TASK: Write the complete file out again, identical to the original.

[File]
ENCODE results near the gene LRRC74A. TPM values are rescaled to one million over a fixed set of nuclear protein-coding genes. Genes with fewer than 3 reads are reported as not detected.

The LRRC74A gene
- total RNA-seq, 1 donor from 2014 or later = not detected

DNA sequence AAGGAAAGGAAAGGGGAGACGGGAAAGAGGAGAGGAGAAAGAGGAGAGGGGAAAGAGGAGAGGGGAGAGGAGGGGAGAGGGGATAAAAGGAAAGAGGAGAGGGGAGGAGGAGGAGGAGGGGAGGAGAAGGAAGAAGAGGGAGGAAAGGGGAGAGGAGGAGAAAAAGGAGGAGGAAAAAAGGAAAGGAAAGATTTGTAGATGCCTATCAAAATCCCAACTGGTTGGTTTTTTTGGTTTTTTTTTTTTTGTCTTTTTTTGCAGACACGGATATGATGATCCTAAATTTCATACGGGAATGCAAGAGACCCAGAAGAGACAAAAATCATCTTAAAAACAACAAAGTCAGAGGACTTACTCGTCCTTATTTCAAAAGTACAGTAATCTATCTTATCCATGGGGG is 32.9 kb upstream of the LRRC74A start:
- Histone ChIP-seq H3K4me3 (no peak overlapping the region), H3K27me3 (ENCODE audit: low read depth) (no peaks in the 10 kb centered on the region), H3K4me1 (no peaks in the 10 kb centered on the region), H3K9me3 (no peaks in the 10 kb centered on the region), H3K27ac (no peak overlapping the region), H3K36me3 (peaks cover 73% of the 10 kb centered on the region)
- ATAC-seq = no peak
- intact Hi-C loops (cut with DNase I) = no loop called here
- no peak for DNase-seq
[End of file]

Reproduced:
ENCODE results near the gene LRRC74A. TPM values are rescaled to one million over a fixed set of nuclear protein-coding genes. Genes with fewer than 3 reads are reported as not detected.

The LRRC74A gene
- total RNA-seq, 1 donor from 2014 or later = not detected

DNA sequence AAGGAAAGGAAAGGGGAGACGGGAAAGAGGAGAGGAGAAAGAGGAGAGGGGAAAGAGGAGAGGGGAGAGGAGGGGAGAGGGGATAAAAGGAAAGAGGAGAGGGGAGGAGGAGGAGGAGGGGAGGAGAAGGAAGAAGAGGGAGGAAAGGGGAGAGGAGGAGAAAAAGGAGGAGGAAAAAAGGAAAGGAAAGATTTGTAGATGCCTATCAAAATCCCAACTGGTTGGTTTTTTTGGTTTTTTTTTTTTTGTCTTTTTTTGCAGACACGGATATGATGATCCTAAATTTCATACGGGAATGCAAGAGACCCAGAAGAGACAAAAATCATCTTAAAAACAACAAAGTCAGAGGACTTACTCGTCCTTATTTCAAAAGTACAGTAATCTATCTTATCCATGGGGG is 32.9 kb upstream of the LRRC74A start:
- Histone ChIP-seq H3K4me3 (no peak overlapping the region), H3K27me3 (ENCODE audit: low read depth) (no peaks in the 10 kb centered on the region), H3K4me1 (no peaks in the 10 kb centered on the region), H3K9me3 (no peaks in the 10 kb centered on the region), H3K27ac (no peak overlapping the region), H3K36me3 (peaks cover 73% of the 10 kb centered on the region)
- ATAC-seq = no peak
- intact Hi-C loops (cut with DNase I) = no loop called here
- no peak for DNase-seq